Using open textbooks can save students hundreds of dollars per year. Creating awareness of open textbooks as an option remains a challenge, which is why PSU librarians Karen Bjork and Sarah Beasley attended the Open Textbook Network (OTN) Summer Institute Aug. 9-12, 2016 at the University of Minnesota.
The OTN, an alliance of nearly 250 colleges and universities across the country, supports developing strategies for advancing open textbook programs on their campuses. PSU joined the OTN in 2015. Over the last year, the OTN has grown by nearly 175 members. The institute focused on strategies to increase campus awareness of the negative impact high textbook costs can have on students’ academic performance.
Published under a Creative Commons license, open textbooks are available to students for free. Faculty can custom edit the textbooks to meet their needs. By using open textbooks, students can save thousands of dollars over a college career. The OTN has already saved students an estimated total of $3.1 million in textbook costs. PDXOpen, PSU Library’s open textbook project, has saved PSU students $61,000 since its first textbooks went online in 2015.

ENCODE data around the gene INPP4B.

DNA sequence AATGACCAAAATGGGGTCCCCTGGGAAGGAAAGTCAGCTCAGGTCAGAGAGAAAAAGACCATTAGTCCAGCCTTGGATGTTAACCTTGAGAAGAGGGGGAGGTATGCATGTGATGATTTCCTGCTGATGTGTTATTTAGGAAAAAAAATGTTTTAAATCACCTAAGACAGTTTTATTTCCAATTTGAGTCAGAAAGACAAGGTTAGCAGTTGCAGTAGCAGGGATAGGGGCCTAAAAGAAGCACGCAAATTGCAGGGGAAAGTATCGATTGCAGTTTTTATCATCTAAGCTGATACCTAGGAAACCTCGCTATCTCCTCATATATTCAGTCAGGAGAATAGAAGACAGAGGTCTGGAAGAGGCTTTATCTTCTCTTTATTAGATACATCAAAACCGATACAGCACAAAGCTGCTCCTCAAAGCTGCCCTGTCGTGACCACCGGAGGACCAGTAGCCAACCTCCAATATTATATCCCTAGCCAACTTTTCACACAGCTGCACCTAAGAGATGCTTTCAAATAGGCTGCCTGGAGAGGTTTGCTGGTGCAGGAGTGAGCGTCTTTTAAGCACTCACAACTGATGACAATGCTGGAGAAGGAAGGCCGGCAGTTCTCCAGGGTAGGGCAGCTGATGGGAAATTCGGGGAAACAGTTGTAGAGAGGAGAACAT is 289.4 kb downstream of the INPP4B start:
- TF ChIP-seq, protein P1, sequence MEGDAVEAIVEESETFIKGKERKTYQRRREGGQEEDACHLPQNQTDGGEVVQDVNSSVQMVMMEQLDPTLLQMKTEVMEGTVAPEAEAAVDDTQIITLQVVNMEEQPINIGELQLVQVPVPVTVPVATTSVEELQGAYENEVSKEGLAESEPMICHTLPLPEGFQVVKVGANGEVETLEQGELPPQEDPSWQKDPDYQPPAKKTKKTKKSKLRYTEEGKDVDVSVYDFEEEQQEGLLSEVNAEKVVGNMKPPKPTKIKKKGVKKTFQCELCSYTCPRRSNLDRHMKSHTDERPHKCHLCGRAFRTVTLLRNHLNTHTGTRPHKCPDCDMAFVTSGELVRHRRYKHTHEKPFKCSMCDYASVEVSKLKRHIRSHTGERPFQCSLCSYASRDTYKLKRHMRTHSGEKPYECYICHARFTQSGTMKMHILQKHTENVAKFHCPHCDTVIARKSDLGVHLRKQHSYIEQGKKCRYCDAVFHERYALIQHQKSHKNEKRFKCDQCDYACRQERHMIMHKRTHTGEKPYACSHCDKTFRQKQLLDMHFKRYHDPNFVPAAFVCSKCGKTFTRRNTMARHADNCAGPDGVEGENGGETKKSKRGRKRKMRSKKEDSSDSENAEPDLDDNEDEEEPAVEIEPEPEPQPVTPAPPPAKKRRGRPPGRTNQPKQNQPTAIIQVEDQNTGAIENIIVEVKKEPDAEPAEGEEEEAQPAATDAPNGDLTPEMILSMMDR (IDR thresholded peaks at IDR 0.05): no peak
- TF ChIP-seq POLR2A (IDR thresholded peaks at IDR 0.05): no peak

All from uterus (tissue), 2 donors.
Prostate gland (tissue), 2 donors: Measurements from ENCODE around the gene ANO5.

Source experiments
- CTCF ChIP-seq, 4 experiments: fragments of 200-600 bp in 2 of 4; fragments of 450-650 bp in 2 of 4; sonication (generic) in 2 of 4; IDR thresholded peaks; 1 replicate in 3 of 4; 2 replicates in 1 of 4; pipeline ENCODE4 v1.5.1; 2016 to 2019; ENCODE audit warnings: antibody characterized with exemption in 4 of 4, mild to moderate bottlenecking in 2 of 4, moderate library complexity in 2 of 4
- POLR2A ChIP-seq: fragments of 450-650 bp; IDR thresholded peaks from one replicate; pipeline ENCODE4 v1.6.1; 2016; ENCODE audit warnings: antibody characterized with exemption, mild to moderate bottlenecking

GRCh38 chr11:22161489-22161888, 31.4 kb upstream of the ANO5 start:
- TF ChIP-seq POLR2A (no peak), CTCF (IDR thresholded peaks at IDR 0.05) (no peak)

“Open textbooks eliminate the cost barrier between students and their learning,” said David Ernst, director of the Center for Open Education and executive director of the OTN. “The institutions in the Open Textbook Network are all committed to improving student success through the use of these textbooks.”
“Textbook affordability is a huge issue for our PSU students. Working with the Open Textbook Network helps us find solutions to decrease the cost of textbooks and course materials,’’ said Marilyn Moody, Dean of the PSU Library.
The Open Textbook Network also hosts the Open Textbook Library, the first searchable online catalog of open textbooks, many of which are reviewed by faculty at OTN institutions. Currently, more than 260 textbook titles (including PDXOpen books) are available for use.